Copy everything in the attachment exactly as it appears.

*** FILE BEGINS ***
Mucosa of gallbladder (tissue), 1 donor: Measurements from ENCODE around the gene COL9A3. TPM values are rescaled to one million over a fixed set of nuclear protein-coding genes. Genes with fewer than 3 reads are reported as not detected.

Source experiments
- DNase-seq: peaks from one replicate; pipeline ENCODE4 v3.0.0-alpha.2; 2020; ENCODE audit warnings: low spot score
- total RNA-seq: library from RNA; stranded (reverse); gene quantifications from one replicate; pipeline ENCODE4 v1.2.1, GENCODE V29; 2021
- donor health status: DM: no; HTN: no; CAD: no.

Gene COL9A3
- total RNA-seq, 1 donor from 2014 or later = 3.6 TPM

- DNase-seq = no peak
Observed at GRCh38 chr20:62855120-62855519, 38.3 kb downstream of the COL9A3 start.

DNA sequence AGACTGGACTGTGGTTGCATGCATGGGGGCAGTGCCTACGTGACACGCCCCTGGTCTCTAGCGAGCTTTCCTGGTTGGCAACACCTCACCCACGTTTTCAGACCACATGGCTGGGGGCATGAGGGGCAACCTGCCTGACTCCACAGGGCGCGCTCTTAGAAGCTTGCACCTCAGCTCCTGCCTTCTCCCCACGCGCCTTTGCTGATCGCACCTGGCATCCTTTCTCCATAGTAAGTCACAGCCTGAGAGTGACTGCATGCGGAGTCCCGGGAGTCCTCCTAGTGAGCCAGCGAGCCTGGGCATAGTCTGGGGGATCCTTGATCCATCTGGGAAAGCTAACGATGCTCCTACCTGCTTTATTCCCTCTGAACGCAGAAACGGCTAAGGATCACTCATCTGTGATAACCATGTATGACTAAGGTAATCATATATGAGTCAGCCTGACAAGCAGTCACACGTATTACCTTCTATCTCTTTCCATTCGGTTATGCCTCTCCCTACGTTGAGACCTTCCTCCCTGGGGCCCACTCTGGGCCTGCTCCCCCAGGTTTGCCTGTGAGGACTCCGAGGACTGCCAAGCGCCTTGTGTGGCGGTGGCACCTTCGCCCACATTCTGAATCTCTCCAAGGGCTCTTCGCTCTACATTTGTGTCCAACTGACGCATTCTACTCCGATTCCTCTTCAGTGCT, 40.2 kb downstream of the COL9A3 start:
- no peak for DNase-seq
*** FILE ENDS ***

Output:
Mucosa of gallbladder (tissue), 1 donor: Measurements from ENCODE around the gene COL9A3. TPM values are rescaled to one million over a fixed set of nuclear protein-coding genes. Genes with fewer than 3 reads are reported as not detected.

Source experiments
- DNase-seq: peaks from one replicate; pipeline ENCODE4 v3.0.0-alpha.2; 2020; ENCODE audit warnings: low spot score
- total RNA-seq: library from RNA; stranded (reverse); gene quantifications from one replicate; pipeline ENCODE4 v1.2.1, GENCODE V29; 2021
- donor health status: DM: no; HTN: no; CAD: no.

Gene COL9A3
- total RNA-seq, 1 donor from 2014 or later = 3.6 TPM

- DNase-seq = no peak
Observed at GRCh38 chr20:62855120-62855519, 38.3 kb downstream of the COL9A3 start.

DNA sequence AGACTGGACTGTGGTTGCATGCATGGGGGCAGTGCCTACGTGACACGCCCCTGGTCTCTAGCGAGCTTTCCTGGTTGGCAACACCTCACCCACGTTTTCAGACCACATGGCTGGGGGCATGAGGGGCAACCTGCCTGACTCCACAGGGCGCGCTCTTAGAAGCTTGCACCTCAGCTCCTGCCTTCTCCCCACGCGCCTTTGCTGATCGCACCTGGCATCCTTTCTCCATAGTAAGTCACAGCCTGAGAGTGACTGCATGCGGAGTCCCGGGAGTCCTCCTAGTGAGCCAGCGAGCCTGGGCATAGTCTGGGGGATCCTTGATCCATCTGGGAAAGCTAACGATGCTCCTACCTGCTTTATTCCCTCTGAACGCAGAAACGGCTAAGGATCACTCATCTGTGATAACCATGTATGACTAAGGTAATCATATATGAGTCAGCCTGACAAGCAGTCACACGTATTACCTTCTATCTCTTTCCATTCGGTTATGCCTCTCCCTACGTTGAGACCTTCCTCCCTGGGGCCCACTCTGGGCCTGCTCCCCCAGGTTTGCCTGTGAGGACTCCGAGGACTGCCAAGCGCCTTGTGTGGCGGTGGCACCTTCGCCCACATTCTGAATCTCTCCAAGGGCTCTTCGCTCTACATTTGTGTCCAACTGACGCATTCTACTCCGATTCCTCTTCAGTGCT, 40.2 kb downstream of the COL9A3 start:
- no peak for DNase-seq